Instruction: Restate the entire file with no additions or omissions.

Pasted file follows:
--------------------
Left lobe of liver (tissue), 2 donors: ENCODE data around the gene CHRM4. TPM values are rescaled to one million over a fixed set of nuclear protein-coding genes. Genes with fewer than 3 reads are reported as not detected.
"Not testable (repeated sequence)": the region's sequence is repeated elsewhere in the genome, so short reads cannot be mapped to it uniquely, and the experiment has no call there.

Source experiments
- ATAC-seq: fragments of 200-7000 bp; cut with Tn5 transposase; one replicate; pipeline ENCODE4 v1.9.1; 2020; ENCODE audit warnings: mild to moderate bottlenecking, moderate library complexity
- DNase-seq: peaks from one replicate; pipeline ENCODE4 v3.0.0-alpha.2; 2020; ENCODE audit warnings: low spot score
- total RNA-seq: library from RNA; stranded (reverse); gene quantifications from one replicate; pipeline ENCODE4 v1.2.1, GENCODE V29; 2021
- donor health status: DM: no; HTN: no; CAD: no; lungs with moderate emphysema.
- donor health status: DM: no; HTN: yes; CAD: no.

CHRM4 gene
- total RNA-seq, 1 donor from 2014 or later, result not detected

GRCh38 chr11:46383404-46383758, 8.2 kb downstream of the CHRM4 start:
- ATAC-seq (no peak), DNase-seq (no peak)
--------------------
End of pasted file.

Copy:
Left lobe of liver (tissue), 2 donors: ENCODE data around the gene CHRM4. TPM values are rescaled to one million over a fixed set of nuclear protein-coding genes. Genes with fewer than 3 reads are reported as not detected.
"Not testable (repeated sequence)": the region's sequence is repeated elsewhere in the genome, so short reads cannot be mapped to it uniquely, and the experiment has no call there.

Source experiments
- ATAC-seq: fragments of 200-7000 bp; cut with Tn5 transposase; one replicate; pipeline ENCODE4 v1.9.1; 2020; ENCODE audit warnings: mild to moderate bottlenecking, moderate library complexity
- DNase-seq: peaks from one replicate; pipeline ENCODE4 v3.0.0-alpha.2; 2020; ENCODE audit warnings: low spot score
- total RNA-seq: library from RNA; stranded (reverse); gene quantifications from one replicate; pipeline ENCODE4 v1.2.1, GENCODE V29; 2021
- donor health status: DM: no; HTN: no; CAD: no; lungs with moderate emphysema.
- donor health status: DM: no; HTN: yes; CAD: no.

CHRM4 gene
- total RNA-seq, 1 donor from 2014 or later, result not detected

GRCh38 chr11:46383404-46383758, 8.2 kb downstream of the CHRM4 start:
- ATAC-seq (no peak), DNase-seq (no peak)